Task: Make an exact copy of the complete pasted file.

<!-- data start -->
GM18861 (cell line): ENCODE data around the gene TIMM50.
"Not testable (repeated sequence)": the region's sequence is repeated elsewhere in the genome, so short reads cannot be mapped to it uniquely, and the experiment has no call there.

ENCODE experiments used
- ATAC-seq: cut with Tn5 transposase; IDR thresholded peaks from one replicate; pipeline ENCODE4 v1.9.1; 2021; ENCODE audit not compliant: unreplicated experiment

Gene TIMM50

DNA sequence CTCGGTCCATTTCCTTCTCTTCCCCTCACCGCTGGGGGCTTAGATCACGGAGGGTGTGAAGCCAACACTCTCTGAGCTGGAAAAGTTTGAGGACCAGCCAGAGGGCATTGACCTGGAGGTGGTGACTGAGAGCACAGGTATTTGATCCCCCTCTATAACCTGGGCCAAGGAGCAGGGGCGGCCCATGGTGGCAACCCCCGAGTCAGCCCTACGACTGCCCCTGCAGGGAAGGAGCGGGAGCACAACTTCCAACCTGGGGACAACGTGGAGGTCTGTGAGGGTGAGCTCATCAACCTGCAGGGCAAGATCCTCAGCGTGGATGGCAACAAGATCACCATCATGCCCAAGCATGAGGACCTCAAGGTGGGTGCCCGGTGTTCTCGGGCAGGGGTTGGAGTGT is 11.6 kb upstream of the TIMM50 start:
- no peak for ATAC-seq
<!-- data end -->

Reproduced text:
GM18861 (cell line): ENCODE data around the gene TIMM50.
"Not testable (repeated sequence)": the region's sequence is repeated elsewhere in the genome, so short reads cannot be mapped to it uniquely, and the experiment has no call there.

ENCODE experiments used
- ATAC-seq: cut with Tn5 transposase; IDR thresholded peaks from one replicate; pipeline ENCODE4 v1.9.1; 2021; ENCODE audit not compliant: unreplicated experiment

Gene TIMM50

DNA sequence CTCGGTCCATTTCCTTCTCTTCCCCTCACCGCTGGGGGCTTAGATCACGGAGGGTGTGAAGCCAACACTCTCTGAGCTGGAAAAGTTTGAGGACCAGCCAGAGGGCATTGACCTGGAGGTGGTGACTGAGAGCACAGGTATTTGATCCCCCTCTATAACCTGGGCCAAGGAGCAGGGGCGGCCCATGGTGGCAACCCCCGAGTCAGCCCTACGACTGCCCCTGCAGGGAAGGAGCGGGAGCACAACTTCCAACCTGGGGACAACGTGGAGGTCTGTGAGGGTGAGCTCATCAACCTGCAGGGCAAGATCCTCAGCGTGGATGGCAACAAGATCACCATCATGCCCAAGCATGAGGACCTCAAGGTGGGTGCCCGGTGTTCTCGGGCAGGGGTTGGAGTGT is 11.6 kb upstream of the TIMM50 start:
- no peak for ATAC-seq